The most accurate measurements of direct currents less than about 1 A are made by measuring the voltage across the potential terminals of a resistor when the current is passed through it. Higher currents, up to about 50 kA, are best measured by means of a dc current comparator, which accurately provides the ratio of the high current to a much lower one which is measured as above. At lower accuracies, resistive shunts may be used up to about 5000 A, but the effective calibration of such shunts is a difficult process.

Alternating-current (ac) voltages are established with reference to the dc voltage standards by the use of thermal converters. These are small devices, usually in an evacuated glass envelope, in which the temperature rise of a small heater is compared by means of a thermocouple when the heater is operated sequentially by an alternating voltage and by a reference (dc) voltage. Resistors, which have been independently established to be free from variation with frequency, permit direct measurement of power frequency voltages up to about 1 kV Greater accuracy is provided by multijunction (thermocouple) thermal converters, although these are much more difficult and expensive to make. Improvements in digital electronics have led to alternative approaches to ac measurement. For example, a line frequency waveform may be analyzed by using fast sample-and-hold circuits and , in principle, be calibrated relative to a dc reference standard. Also, electronic root-mean-square detectors may now be used instead of thermal converters as the basis of measuring instruments.

Voltages above a few hundred volts are usually measured by means of a voltage transformer, which is an accurately wound transformer operating under lightly loaded conditions.

The principal instrument for the comparison and generation of variable alternating voltages below about 1 kV is the inductive voltage divider, a very accurate and stable device. They are widely used as the variable elements in bridges or measurement systems.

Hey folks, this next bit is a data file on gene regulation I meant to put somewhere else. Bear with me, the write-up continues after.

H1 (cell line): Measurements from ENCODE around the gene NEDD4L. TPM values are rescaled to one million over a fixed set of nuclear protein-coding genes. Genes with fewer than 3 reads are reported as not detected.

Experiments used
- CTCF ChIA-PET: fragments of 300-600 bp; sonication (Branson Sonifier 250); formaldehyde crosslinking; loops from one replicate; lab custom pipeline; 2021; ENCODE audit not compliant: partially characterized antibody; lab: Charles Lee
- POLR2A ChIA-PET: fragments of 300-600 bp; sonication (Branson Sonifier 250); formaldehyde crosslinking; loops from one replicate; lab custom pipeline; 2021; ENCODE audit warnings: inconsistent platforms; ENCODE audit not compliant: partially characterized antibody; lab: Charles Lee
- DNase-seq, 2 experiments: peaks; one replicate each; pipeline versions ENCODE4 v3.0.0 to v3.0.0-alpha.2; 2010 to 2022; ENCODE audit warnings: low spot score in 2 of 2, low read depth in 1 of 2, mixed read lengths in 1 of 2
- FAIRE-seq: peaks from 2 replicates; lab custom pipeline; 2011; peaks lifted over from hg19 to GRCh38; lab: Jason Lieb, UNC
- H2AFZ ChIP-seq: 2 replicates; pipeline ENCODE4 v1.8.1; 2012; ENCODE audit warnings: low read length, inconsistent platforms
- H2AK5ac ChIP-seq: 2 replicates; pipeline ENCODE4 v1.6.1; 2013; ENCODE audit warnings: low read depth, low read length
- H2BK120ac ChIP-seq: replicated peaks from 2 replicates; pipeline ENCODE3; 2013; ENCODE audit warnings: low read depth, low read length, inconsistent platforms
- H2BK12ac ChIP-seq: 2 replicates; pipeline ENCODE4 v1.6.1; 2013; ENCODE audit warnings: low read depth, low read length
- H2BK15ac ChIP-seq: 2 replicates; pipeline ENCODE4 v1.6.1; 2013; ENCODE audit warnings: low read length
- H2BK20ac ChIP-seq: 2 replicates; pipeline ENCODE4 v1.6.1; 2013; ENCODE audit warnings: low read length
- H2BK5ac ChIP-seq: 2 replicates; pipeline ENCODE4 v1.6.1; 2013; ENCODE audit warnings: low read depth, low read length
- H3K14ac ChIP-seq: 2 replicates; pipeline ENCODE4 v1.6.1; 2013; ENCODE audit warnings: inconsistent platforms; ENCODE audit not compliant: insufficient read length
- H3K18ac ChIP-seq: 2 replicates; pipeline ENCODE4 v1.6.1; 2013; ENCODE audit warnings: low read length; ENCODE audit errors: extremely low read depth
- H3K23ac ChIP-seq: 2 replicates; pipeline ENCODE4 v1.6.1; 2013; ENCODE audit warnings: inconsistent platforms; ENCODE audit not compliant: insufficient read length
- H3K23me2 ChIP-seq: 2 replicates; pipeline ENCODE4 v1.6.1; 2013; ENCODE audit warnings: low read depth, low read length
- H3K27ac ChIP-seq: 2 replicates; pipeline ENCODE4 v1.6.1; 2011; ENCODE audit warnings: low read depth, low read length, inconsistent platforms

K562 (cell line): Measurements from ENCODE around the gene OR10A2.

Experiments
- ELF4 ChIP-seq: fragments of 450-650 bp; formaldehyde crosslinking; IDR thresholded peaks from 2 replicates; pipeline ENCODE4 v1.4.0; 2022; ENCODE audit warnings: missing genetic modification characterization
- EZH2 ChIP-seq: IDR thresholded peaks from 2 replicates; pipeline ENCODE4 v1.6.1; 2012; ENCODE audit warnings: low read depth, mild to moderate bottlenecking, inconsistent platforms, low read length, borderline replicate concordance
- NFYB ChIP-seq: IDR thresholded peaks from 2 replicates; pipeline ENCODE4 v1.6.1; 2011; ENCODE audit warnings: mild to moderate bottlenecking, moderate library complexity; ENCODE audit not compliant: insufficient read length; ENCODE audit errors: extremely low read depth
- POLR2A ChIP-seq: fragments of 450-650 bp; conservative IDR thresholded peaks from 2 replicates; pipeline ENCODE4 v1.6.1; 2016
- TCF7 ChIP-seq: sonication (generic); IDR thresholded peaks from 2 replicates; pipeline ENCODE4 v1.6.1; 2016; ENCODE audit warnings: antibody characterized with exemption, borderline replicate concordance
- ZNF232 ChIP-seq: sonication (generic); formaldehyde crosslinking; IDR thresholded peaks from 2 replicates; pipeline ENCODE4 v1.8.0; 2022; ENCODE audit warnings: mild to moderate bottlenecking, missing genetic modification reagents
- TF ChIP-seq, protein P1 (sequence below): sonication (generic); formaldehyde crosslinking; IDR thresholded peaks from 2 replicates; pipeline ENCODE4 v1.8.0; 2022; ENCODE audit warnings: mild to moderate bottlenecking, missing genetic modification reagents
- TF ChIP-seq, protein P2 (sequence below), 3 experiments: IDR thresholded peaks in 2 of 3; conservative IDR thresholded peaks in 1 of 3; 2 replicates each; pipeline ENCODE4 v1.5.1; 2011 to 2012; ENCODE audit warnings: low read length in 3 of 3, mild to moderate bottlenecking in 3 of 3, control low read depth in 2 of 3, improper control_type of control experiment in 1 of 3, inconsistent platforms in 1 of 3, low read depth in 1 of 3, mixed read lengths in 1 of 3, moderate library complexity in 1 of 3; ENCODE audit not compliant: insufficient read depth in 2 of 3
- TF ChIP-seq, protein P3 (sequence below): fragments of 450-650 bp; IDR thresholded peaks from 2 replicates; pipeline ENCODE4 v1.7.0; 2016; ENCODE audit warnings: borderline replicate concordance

Alternating currents of less than a few amperes are measured by the voltage drop across a resistor, whose phase angle has been established as adequately small by bridge methods. Higher currents are usually measured through the use of current transformers, which are carefully constructed (often toroidal) transformers operating under near-short-circuited conditions. The performance of a current transformer is established by calibration against an ac current comparator, which establishes precise current ratios by the injection of compensating currents to give an exact flux balance.

Commercial instruments for measurement of ac quantities are usually dc measuring instruments, giving a reading of the voltage obtained from some form of ac-dc transducer. This may be a thermal converter, or a series of diodes arranged to have a square-law response, in which case the indication is substantially the root-mean-square value. Some lower-grade instruments measure the value of the rectified signal, which is usually more nearly related to the peak value.

There has been a noticeable trend toward the use of automated measurement systems for electrical measurements, facilitated by the readiness with which modern digital electronic instruments may be interfaced with computers. Many of these instruments have built-in microprocessors, which improve their convenience in use, accuracy, and reliability.

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Updated: Monday, 2013-05-06 1:59 PST